Finance | 19 January 2021

Do You Know Your Credit Score?

by Carlisle Homes

Thinking about putting a deposit on a new home? Your credit score could affect your eligibility for a loan. Here’s what you need to know -

If you’re applying for a home loan, you need to show that you’re a responsible borrower. Lenders look at a number of things to decide if you’re a safe bet. One of those things is your credit score.

Lenders review your credit score (or credit rating) when deciding on your eligibility for a loan. Learn more about your score and how it may affect your future home loans here

What is a credit score?

Your credit score is a number between 0 and 1200. The higher the number, the better your score is.

You are scored on your financial behaviour and credit history. If you default on a debt, or take out multiple lines of credit, you lose points. Those points aren’t lost forever, though. Just like demerit points on your driver’s licence, a period of responsible behaviour will see you build your score back up.

What credit score should I aim for?

Everyone has a national credit score, which is calculated by a national credit reporting body. The most common one in Australia is Equifax.

Equifax divides scores into the following ranges. Each represents about 20% of the population. If your score is Excellent, you’re in the top 20%. If it is Below Average, that puts you in the bottom 20%.

833-1200: Excellent
726-832: Very Good
622-725: Good
510-621: Average
0-509: Below Average

The other two national credit reporting agencies are Illion and Experian. They use a 0-1000 scale, also divided into five quintiles. A score over 800 is Excellent in both cases

There is no ‘magic number’ you need to reach to get a home loan. However, lenders are less likely to lend to you if you have an average or below average score.

Lenders also use this information for their own calculations. Every lender uses a slightly different algorithm, so if your credit score is too low to get a loan with one bank, you might have better luck somewhere else.

Remember, too, that your credit score is only one piece of information the banks consider. Someone with a Good score but a large deposit and strong savings history might be a stronger candidate than someone with an Excellent score but very little money in the bank.

Your credit score is a number between 0 and 1200. It helps lenders determine your suitability for a loan.

How is my credit score calculated?

Your score is calculated based on a range of factors including:

How much money you have borrowed

The amount of the loans you already have, and the types of loan, all affect your score. Credit cards, for example, are considered riskier than home loans and will affect your score differently. If you have any ‘payday’ or other high interest loans, these are considered high risk and will lower your score a lot.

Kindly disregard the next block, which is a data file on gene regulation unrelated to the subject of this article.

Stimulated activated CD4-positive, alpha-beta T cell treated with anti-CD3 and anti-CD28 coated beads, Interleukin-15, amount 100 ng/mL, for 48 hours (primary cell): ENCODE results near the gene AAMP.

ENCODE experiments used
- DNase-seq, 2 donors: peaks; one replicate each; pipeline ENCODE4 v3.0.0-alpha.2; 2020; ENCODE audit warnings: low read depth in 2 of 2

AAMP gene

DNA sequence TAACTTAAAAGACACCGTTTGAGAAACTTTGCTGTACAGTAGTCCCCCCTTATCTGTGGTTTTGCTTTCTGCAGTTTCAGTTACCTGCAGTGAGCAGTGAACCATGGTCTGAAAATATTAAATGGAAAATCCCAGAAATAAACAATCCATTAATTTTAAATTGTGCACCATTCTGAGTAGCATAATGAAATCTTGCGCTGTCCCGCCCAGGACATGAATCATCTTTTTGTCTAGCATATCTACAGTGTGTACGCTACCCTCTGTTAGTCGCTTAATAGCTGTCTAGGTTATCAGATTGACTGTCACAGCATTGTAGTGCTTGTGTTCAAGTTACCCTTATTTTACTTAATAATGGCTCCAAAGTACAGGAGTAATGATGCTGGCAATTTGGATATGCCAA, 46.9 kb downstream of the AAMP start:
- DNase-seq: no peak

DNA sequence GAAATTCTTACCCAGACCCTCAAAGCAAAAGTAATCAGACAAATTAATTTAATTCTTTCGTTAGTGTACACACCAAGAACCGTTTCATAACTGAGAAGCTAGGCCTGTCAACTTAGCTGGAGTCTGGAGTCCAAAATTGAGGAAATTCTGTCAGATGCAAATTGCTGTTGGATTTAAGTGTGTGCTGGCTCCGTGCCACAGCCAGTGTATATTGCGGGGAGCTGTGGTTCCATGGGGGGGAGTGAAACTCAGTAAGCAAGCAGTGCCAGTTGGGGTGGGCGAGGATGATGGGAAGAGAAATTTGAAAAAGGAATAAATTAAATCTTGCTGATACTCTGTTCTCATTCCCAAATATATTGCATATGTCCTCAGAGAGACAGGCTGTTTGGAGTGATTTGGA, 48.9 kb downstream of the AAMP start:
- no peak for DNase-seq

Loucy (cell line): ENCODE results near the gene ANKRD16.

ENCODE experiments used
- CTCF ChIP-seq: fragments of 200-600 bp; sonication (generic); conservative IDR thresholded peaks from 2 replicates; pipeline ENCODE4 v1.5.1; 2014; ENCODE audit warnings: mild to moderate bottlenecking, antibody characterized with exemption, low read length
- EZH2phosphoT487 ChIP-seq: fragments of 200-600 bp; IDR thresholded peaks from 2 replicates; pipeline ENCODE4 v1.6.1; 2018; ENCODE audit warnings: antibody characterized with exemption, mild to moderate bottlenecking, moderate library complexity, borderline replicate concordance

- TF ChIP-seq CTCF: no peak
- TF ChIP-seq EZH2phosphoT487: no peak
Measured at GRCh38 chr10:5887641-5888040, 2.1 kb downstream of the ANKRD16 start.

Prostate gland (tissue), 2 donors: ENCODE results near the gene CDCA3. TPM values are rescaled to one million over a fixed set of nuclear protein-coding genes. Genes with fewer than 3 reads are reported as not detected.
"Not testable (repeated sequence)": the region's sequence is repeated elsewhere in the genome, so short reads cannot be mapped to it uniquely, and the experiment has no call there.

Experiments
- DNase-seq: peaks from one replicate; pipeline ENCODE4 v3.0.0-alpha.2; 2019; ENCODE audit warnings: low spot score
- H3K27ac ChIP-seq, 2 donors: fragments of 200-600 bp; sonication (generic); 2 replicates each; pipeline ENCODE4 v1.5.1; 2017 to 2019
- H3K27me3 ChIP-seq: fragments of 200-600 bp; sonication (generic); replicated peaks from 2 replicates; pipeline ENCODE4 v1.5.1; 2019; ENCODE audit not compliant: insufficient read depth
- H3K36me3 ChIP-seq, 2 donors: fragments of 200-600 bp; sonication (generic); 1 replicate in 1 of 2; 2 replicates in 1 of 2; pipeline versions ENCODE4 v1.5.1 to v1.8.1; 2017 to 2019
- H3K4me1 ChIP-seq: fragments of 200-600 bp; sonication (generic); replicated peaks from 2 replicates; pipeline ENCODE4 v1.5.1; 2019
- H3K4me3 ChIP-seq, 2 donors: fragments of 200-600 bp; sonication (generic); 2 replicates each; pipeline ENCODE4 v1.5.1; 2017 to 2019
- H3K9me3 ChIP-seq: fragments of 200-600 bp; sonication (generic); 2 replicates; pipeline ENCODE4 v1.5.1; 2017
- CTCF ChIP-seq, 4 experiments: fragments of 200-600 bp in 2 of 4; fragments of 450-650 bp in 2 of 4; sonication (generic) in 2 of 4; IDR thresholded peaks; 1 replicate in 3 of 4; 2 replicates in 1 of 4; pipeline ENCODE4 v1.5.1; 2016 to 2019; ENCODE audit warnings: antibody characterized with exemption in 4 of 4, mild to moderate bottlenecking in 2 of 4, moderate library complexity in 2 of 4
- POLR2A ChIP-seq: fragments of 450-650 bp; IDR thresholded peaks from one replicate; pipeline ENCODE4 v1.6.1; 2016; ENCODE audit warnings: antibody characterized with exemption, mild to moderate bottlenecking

How many applications you have made for credit, including applications that were turned down

When you apply for credit, the finance provider makes an enquiry on your credit report. This is called a ‘hard’ enquiry and is recorded on your file.

If there are too many enquiries, it paints a picture of you as someone who shops around for credit. This can hurt your score.

Whether you have defaulted on any bills

You will get a default registered on your credit history if you are more than two months late on any bill payments over $150. This can make a significant dent in your credit score.

Whether you are overdue on any loan payments

Late payments on loans and bills that are less than 60 days old won’t show up as a default. However, banks can see any late payments on loans that are with that lender, and it will hurt your score with them.

You may be able to go to another lender if you have a history of late payments with one, but be aware that banks share information more than they used to.

Whether you have ever filed for bankruptcy

Your credit report will show your bankruptcy for:

  • two years after it ends; or
  • five years from when you became bankrupt (whichever is later)

While it is on your report, it will serve as a huge red flag to lenders, and you probably won’t be able to get a home loan. Once the time period is up, you can rebuild your credit score.

A range of factors can impact your score. These include defaults on bills, existing loan activity, overdue payments and filing for bankruptcy.

How can I improve my credit score?

If your score is low, it will take time to improve it. Some rules to stick to include:

  • Paying all your bills on time.
  • Make regular payments on your existing debts, and pay them off where possible.
  • Avoid applying for any more credit. This includes small loans like Afterpay as well as lines of credit or personal loans.

To find out some tips on how to tidy up sneaky debts and be on your way to owning your dream home, visit Home Files.

Want to learn more? Check out the Financial Services section of our website or speak to one of our friendly loan specialists on 1300 978 051.

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